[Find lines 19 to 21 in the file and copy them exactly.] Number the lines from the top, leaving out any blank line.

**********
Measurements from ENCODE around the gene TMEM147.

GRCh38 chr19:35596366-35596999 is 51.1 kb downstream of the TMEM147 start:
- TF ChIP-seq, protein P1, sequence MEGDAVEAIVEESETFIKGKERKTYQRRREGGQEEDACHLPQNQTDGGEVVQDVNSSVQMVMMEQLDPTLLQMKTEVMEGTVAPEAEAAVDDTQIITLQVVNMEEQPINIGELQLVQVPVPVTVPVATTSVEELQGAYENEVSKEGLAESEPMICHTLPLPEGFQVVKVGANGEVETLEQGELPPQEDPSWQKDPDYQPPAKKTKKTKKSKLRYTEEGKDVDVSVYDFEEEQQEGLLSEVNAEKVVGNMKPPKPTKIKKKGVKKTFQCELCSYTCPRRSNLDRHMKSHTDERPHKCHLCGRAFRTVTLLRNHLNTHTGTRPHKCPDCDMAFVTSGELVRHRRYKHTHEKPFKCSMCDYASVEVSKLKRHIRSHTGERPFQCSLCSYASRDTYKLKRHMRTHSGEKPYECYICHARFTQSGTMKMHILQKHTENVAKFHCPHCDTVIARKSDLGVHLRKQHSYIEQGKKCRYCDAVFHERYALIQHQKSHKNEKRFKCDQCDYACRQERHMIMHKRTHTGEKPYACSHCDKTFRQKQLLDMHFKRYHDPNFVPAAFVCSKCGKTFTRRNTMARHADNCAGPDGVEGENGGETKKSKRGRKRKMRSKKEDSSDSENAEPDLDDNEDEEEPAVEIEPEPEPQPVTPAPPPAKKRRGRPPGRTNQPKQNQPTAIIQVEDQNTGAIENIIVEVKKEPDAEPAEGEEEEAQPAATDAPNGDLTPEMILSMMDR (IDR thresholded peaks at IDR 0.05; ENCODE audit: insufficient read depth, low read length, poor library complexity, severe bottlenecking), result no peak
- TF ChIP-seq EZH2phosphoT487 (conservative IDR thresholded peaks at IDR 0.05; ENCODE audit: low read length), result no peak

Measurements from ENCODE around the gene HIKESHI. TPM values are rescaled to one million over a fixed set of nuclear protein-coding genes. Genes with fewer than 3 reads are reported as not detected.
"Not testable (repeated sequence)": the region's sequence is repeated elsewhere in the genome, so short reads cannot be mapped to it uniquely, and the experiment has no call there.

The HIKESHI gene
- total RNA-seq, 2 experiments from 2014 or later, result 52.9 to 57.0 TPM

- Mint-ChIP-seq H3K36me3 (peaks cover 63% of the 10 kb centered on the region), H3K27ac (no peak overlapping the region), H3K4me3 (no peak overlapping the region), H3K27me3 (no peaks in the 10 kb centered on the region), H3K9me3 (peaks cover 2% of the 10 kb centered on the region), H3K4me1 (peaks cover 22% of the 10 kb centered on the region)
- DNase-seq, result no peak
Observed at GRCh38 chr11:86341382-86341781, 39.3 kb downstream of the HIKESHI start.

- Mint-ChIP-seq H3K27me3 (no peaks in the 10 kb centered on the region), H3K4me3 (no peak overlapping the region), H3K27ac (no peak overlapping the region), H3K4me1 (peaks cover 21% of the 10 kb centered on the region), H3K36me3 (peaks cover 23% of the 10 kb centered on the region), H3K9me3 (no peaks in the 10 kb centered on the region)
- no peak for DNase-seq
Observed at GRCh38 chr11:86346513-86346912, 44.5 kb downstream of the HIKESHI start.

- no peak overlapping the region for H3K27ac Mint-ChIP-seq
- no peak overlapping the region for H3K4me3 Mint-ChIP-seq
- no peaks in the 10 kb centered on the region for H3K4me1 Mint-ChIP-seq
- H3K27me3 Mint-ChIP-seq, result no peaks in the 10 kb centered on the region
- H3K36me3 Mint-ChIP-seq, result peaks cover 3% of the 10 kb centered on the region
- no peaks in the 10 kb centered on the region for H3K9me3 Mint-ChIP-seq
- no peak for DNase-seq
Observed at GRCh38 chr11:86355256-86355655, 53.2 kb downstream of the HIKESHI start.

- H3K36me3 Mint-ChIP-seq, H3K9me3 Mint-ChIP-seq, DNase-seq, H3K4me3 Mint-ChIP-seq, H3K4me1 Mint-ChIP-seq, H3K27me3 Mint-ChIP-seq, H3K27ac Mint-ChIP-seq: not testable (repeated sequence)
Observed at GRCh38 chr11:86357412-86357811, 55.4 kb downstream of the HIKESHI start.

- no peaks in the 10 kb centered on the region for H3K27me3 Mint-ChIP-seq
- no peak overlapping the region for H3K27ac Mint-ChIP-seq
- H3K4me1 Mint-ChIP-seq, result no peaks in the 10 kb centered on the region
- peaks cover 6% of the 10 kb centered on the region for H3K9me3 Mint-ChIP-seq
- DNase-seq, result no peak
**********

- H3K36me3 Mint-ChIP-seq, result peaks cover 3% of the 10 kb centered on the region
- no peaks in the 10 kb centered on the region for H3K9me3 Mint-ChIP-seq
- no peak for DNase-seq